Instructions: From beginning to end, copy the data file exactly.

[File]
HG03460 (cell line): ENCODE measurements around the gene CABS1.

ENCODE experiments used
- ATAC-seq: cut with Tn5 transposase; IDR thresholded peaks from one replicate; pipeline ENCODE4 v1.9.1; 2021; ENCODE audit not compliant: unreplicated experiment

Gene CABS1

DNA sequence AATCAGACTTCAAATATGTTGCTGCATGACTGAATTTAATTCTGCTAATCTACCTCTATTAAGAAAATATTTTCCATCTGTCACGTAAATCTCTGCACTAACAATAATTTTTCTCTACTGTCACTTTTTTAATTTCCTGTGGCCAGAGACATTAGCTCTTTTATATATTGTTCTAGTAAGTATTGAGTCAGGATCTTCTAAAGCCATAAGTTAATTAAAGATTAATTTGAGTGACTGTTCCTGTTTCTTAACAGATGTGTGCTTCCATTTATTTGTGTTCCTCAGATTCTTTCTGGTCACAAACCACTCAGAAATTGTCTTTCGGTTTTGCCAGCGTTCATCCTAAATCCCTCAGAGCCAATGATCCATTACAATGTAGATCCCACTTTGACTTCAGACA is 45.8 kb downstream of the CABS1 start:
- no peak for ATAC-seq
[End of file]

HG03460 (cell line): ENCODE measurements around the gene CABS1.

ENCODE experiments used
- ATAC-seq: cut with Tn5 transposase; IDR thresholded peaks from one replicate; pipeline ENCODE4 v1.9.1; 2021; ENCODE audit not compliant: unreplicated experiment

Gene CABS1

DNA sequence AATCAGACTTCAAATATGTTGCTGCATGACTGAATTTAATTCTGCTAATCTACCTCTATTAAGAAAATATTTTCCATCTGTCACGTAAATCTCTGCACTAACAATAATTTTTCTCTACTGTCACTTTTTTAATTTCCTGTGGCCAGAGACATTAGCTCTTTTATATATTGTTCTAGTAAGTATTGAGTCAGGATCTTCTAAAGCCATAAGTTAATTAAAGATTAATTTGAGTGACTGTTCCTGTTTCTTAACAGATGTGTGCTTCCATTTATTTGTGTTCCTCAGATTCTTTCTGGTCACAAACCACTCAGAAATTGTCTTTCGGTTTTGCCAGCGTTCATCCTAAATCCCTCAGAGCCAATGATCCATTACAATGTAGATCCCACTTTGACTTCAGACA is 45.8 kb downstream of the CABS1 start:
- no peak for ATAC-seq